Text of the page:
Business & Leadership

Interview: Jason Parkman, CEO, Mitratech

We talk to Jason Parkman, CEO of leading US lawtech company Mitratech, about industry challenges, the role of its investors, and how the company balances innovation and reliability for a client base that includes 40% of all Fortune 500 companies.

We talk to Jason Parkman, CEO of leading US lawtech company Mitratech, about industry challenges, the role of its investors, and how the company balances innovation and reliability for a client base that includes 40% of all Fortune 500 companies.


What have been Mitratech’s key innovations and strategic moves in the last few years (since acquiring Bridgeway and CaseTrack), and how have they exceeded and/or fallen short of expectations?

Since those acquisitions, a whole lot has happened. We’ve expanded from just being focused on core legal operations, which is still the core of our business and where most of our clients begin with us. We’ve expanded into what now is being considered broadly as integrated risk management, and we’re one of the only players in the market bringing together legal, operations management, policy management, information governance (particularly for financial services), and now really easy-to-use workflow to all those customers so they can expand from their core areas of expertise and bring others in and allow them to be integrated into their legal and risk compliance departments through easy workflow.

 

We’ve been also really focused on meeting our customers where they are. We now really provide our solutions to the high end of the market and to the less complex, more middle-market companies. We’ve focused a lot on things like integration. So we’ve integrated with office applications, document management systems, systems of record for our customers all around.

 

What are the key challenges Mitratech will face in 2019 and beyond, and how does it plan to address them?

Industry challenges. We’re going from an industry that has been traditionally seen as a laggard in terms of technology to one that is turning toward innovation… they see how much benefit you can get from the visibility, predictability, standardisation and control you get by implementing technology across legal risk and compliance.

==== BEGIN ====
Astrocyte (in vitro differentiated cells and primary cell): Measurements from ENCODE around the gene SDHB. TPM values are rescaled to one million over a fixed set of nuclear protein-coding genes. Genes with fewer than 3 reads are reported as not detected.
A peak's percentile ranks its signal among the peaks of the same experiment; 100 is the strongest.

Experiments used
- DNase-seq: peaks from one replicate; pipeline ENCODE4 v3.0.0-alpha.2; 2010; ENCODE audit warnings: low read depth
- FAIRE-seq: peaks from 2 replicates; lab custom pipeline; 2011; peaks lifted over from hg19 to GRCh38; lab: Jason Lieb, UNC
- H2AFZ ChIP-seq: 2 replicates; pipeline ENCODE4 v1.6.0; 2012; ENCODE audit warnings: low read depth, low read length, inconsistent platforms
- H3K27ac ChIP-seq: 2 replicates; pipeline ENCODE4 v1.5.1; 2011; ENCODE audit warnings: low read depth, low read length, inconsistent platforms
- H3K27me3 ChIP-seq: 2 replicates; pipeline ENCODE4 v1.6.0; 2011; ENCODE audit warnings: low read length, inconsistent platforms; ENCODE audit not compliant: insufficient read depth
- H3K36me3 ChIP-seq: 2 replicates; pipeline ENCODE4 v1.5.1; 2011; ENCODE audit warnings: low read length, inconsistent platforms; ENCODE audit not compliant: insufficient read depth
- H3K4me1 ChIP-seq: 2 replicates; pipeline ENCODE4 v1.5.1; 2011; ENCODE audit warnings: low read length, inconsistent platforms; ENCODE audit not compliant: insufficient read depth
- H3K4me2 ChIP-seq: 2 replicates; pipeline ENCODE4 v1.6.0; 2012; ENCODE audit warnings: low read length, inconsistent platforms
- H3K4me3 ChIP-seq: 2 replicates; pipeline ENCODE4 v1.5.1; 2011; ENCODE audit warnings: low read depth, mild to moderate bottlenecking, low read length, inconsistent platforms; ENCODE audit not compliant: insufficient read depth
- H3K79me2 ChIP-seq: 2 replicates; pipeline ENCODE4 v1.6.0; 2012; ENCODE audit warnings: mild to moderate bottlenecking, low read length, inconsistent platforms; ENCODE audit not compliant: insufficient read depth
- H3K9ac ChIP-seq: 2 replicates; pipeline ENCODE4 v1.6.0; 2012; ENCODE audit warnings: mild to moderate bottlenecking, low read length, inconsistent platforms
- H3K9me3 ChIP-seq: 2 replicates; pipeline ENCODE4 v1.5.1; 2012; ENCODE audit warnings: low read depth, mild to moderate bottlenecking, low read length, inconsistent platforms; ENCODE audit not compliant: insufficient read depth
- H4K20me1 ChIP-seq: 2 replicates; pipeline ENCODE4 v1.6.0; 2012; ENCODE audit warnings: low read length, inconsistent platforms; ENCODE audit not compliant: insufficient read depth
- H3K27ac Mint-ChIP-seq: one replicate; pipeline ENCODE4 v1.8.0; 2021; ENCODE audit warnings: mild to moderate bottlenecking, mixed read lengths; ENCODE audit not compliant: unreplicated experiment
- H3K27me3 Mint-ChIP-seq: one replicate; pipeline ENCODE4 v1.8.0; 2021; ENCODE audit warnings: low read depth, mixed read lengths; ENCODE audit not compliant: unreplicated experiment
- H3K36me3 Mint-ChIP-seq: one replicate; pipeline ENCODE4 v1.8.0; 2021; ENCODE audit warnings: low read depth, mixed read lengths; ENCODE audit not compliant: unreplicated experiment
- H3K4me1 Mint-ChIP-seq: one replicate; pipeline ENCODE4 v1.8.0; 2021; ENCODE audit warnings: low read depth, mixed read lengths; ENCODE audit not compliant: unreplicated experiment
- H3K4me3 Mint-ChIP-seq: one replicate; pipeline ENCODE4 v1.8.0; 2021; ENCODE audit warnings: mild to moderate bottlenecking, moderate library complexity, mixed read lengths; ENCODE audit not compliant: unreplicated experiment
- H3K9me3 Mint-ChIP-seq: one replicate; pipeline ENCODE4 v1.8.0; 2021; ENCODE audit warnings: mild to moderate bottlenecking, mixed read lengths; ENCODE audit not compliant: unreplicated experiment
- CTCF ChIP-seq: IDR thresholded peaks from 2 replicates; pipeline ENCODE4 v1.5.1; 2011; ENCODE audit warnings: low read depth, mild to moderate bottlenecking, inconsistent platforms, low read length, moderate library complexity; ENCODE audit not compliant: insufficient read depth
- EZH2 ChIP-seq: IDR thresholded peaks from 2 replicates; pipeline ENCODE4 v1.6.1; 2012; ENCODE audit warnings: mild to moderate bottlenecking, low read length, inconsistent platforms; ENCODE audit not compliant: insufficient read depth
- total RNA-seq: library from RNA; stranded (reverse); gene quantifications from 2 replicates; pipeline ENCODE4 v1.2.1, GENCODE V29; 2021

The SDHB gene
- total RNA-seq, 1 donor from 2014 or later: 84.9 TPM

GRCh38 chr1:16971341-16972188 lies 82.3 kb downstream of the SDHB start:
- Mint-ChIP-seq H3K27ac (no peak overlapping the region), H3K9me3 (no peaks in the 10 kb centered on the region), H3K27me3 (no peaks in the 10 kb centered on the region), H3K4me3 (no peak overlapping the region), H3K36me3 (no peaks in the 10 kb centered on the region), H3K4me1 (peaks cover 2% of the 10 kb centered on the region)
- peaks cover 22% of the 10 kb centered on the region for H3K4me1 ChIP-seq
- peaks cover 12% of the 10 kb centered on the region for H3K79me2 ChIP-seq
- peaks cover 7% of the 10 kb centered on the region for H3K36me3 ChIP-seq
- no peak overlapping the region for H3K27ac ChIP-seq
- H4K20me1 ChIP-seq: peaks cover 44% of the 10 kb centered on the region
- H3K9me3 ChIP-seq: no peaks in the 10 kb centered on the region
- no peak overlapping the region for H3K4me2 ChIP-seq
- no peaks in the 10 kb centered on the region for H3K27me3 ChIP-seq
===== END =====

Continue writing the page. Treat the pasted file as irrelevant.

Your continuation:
We have clients looking for machine learning and wanting to experiment with the difference [such things] can make in their business, while demanding rock-solid applications that work every time. So for us, it’s balancing these two things. Expectations of technology are changing.

 

Could you tell me a bit about Mitratech’s short-term and long-term strategy (including, but not limited to, whether it's worth establishing offices in other jurisdictions, and if so, where)?

The short-term strategy for us is really to continue to deliver for our customers. We’re focusing on legal operations at the core of our business, as our customers’ needs expand we’re expanding what we’re bringing to them in terms of risk, compliance and policy management.

 

You’re right to talk about other jurisdictions – we have expanded from being a primarily US-based business to now being one with presence in Europe out of the UK, and with our office in Melbourne we have a launchpad for our purposes in the Asia-Pacific region. What we’re doing is continuing to expand the solutions that we’re bringing to our customers, making sure they’re appropriate for customers of all sizes, making sure they’re fully internationally capable and continue to operate out of our bases of operations in the US, the UK and Australia. Right now I don’t see us further expanding our geographic footprint out of [these areas].